3 MINUTE READ
A: Technology is increasingly at the heart of successful business operations. The more information you store
and transfer electronically — from website content and online file sharing, to stored customer data — the more your business is potentially
exposed to cyberrisk. A stolen laptop can expose thousands of private customer records. A hacked account can compromise corporate finances. An ill-advised
post on social media can spread to hundreds of people in an instant and live forever in electronic archives.
|•||Social engineering, such as phishing, identity theft, cyber extortion, and wire fraud. Hackers have become
so sophisticated that it's more and more difficult to tell a legitimate internal email from a phishing attempt designed to trick your CFO
into transferring money to a cybercriminal.
|•||Intellectual property rights. Your company's online presence, whether through your corporate website, blogs, or social media, exposes you to some of the same risks faced by publishers: copyright infringement, trademark infringement, libel, and defamation, to name a few.|
|•||Damages to a third-party system. If your systems are damaged or you lose code or data due to cybercrime or
natural disaster — a software failure, a malware infection, a fire — and that in turn creates a loss to a third party, you
could be held liable for the damages. Worse yet, if a cybercriminal hijacks your website, network, or stored data and denies access to
you or your customers until you pay a ransom, you may be responsible for your customers' lost revenues as well as your own, the payoff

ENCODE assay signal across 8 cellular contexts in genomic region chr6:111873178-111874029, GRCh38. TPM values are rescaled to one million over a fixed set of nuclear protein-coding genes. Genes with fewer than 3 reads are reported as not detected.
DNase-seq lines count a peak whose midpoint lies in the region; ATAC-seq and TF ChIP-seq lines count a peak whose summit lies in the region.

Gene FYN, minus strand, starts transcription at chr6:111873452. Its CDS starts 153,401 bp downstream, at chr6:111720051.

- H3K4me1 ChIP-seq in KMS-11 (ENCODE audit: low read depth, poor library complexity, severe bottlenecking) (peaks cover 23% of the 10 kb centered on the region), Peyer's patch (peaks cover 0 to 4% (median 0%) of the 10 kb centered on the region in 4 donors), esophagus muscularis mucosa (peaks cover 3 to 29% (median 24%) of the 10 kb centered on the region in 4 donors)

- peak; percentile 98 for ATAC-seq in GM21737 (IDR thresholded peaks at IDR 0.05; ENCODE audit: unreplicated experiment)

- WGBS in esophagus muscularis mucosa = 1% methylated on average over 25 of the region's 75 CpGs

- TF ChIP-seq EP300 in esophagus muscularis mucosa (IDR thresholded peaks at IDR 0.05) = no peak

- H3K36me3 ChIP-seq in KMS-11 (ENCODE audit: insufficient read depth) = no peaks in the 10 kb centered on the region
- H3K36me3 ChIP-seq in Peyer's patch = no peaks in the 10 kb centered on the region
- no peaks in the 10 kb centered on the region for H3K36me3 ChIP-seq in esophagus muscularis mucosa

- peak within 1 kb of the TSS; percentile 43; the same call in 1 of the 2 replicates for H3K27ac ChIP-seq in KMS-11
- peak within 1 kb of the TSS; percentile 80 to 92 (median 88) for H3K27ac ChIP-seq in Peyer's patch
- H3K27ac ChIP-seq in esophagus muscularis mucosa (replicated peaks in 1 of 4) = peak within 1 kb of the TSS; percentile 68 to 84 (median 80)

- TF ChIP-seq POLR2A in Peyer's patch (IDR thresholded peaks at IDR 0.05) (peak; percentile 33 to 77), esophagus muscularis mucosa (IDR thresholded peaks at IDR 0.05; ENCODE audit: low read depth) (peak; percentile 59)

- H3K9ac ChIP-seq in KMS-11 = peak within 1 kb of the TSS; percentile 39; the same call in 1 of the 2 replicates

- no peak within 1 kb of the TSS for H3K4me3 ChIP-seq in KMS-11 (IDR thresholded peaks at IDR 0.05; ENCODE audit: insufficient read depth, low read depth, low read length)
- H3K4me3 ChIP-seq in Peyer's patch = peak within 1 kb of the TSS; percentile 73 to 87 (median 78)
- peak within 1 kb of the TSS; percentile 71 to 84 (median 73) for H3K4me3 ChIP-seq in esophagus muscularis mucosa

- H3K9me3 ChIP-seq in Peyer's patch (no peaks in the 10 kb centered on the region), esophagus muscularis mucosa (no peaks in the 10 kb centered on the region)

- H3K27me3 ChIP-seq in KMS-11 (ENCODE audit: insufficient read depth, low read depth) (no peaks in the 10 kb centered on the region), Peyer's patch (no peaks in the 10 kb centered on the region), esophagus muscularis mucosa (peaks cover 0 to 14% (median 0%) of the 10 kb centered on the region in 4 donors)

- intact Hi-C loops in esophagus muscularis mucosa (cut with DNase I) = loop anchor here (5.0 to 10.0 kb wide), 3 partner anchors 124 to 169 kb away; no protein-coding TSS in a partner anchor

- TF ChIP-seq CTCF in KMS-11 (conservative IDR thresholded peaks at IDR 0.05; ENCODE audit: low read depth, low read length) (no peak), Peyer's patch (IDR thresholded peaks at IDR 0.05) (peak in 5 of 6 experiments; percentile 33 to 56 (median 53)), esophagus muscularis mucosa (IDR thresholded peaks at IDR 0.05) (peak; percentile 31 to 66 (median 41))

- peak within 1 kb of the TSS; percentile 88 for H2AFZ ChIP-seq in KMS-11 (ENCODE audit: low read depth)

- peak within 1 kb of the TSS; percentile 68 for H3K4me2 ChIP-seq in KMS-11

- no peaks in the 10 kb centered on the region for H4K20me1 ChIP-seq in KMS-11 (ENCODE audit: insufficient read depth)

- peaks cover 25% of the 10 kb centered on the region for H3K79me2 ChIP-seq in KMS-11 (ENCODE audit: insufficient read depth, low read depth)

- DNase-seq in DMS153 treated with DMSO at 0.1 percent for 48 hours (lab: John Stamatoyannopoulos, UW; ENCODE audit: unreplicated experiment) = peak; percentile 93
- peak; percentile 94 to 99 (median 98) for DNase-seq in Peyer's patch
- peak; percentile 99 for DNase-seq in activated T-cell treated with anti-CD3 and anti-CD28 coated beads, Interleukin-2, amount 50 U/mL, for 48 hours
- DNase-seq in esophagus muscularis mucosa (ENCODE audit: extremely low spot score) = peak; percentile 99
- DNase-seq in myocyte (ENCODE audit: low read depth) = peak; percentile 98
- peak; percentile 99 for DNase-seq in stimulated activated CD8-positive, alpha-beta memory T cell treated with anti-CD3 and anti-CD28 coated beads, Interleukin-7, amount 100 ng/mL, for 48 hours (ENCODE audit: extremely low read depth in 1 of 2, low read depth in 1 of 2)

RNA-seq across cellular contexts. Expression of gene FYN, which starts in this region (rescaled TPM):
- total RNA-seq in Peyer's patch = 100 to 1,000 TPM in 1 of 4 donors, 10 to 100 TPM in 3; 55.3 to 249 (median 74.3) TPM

to the hacker, and any necessary costs of restoring service.
|•||Business interruption. As cybercriminals step up denial-of-service attacks that block access to online systems,
your company needs to be prepared for the possibility of losing your ability to transmit data. You need coverage for the time and resources
needed to solve the problem as well as the revenues lost during unexpected downtime.
|•||Incidental costs of a data security breach. Tighter data protection regulations mean companies must shoulder greater costs both to prevent data breaches and to mitigate them if they happen. In addition to increasing their spending on data security proactively, they must also inform affected parties when a breach occurs, offer them identity theft protection, implement cybersecurity fixes, and be prepared for potential legal action. This applies to any company that stores personal customer data electronically and might be at risk of unauthorized employee access or hardware theft, whether or not that data is transmitted over the Internet.|
A: As an emerging area of business liability coverage, cyber liability insurance varies based on your individual
company's needs and IT risk exposure. It's important to work with a broker that can help identify your specific areas of IT risk and tailor a policy